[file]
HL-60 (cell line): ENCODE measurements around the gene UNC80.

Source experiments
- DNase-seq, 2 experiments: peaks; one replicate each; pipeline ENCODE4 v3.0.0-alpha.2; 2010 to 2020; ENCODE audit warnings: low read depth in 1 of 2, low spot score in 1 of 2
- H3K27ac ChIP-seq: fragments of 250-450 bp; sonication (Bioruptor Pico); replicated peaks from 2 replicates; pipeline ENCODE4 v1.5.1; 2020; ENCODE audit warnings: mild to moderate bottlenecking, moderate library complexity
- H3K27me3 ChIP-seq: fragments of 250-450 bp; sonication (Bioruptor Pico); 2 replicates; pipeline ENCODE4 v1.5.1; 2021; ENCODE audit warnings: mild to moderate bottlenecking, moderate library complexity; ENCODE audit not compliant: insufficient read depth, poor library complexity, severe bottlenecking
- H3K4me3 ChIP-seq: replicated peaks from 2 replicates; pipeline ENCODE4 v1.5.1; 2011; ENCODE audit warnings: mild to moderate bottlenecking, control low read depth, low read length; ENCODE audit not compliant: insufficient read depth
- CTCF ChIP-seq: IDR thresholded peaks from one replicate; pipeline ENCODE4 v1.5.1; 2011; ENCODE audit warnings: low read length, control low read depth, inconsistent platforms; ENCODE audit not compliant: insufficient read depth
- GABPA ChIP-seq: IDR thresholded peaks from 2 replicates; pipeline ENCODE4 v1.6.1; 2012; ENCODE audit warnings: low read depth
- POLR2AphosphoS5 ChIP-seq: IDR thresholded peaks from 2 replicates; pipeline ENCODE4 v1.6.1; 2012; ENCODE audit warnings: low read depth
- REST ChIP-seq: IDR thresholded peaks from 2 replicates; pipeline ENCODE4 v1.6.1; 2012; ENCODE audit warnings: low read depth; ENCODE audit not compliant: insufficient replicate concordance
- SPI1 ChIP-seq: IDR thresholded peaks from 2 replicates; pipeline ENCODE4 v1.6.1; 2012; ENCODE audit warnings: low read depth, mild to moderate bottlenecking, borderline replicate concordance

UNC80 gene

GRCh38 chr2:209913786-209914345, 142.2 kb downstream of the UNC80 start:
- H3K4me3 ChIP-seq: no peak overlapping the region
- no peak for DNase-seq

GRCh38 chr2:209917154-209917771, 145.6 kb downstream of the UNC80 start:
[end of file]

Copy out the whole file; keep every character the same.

HL-60 (cell line): ENCODE measurements around the gene UNC80.

Source experiments
- DNase-seq, 2 experiments: peaks; one replicate each; pipeline ENCODE4 v3.0.0-alpha.2; 2010 to 2020; ENCODE audit warnings: low read depth in 1 of 2, low spot score in 1 of 2
- H3K27ac ChIP-seq: fragments of 250-450 bp; sonication (Bioruptor Pico); replicated peaks from 2 replicates; pipeline ENCODE4 v1.5.1; 2020; ENCODE audit warnings: mild to moderate bottlenecking, moderate library complexity
- H3K27me3 ChIP-seq: fragments of 250-450 bp; sonication (Bioruptor Pico); 2 replicates; pipeline ENCODE4 v1.5.1; 2021; ENCODE audit warnings: mild to moderate bottlenecking, moderate library complexity; ENCODE audit not compliant: insufficient read depth, poor library complexity, severe bottlenecking
- H3K4me3 ChIP-seq: replicated peaks from 2 replicates; pipeline ENCODE4 v1.5.1; 2011; ENCODE audit warnings: mild to moderate bottlenecking, control low read depth, low read length; ENCODE audit not compliant: insufficient read depth
- CTCF ChIP-seq: IDR thresholded peaks from one replicate; pipeline ENCODE4 v1.5.1; 2011; ENCODE audit warnings: low read length, control low read depth, inconsistent platforms; ENCODE audit not compliant: insufficient read depth
- GABPA ChIP-seq: IDR thresholded peaks from 2 replicates; pipeline ENCODE4 v1.6.1; 2012; ENCODE audit warnings: low read depth
- POLR2AphosphoS5 ChIP-seq: IDR thresholded peaks from 2 replicates; pipeline ENCODE4 v1.6.1; 2012; ENCODE audit warnings: low read depth
- REST ChIP-seq: IDR thresholded peaks from 2 replicates; pipeline ENCODE4 v1.6.1; 2012; ENCODE audit warnings: low read depth; ENCODE audit not compliant: insufficient replicate concordance
- SPI1 ChIP-seq: IDR thresholded peaks from 2 replicates; pipeline ENCODE4 v1.6.1; 2012; ENCODE audit warnings: low read depth, mild to moderate bottlenecking, borderline replicate concordance

UNC80 gene

GRCh38 chr2:209913786-209914345, 142.2 kb downstream of the UNC80 start:
- H3K4me3 ChIP-seq: no peak overlapping the region
- no peak for DNase-seq

GRCh38 chr2:209917154-209917771, 145.6 kb downstream of the UNC80 start: